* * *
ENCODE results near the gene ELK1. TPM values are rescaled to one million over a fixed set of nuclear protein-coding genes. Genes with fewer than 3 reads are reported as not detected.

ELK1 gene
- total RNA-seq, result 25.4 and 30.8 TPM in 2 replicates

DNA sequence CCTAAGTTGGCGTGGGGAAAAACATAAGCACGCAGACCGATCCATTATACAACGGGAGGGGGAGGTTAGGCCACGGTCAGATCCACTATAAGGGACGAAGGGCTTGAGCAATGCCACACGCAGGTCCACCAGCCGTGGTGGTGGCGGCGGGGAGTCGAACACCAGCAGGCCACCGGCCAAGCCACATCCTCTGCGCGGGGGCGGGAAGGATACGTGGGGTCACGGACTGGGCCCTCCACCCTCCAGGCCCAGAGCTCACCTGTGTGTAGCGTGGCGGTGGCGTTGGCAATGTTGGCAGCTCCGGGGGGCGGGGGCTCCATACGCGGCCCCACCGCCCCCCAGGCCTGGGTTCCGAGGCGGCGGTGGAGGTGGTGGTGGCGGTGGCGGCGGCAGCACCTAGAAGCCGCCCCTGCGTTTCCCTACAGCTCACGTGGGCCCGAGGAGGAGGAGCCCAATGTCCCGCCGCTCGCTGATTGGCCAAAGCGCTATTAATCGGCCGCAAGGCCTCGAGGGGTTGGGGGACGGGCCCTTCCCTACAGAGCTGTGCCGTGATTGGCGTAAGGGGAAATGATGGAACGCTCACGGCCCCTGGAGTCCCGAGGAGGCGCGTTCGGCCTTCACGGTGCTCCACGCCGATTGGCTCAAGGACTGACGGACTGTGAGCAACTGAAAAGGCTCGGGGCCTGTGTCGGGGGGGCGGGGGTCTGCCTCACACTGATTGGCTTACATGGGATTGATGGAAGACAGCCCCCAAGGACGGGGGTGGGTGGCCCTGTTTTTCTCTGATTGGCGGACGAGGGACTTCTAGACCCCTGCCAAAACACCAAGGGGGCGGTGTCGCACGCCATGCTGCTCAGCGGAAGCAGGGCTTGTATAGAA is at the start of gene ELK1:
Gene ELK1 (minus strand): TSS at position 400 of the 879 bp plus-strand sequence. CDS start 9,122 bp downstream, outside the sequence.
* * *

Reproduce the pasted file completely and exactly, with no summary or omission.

ENCODE results near the gene ELK1. TPM values are rescaled to one million over a fixed set of nuclear protein-coding genes. Genes with fewer than 3 reads are reported as not detected.

ELK1 gene
- total RNA-seq, result 25.4 and 30.8 TPM in 2 replicates

DNA sequence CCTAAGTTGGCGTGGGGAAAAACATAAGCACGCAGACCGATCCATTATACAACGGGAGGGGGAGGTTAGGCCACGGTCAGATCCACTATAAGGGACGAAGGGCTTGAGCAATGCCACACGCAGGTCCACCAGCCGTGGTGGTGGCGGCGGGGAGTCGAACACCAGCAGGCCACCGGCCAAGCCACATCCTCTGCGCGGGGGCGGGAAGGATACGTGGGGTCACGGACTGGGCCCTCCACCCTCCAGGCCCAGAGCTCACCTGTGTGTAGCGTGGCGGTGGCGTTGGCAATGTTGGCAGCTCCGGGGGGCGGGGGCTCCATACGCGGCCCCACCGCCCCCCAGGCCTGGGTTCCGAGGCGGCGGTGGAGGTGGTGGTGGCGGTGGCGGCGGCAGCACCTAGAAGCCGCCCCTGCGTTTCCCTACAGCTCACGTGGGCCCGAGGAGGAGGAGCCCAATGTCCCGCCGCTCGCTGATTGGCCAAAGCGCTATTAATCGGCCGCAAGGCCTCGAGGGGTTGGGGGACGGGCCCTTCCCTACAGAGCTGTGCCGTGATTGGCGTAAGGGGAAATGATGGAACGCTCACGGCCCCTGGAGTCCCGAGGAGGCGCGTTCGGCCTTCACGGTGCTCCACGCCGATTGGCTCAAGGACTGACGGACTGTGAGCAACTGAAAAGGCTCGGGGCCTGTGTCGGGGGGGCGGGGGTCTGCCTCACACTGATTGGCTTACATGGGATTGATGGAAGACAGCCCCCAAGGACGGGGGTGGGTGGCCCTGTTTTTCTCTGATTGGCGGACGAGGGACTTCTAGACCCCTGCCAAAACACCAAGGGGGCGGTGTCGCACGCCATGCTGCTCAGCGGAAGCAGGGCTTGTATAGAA is at the start of gene ELK1:
Gene ELK1 (minus strand): TSS at position 400 of the 879 bp plus-strand sequence. CDS start 9,122 bp downstream, outside the sequence.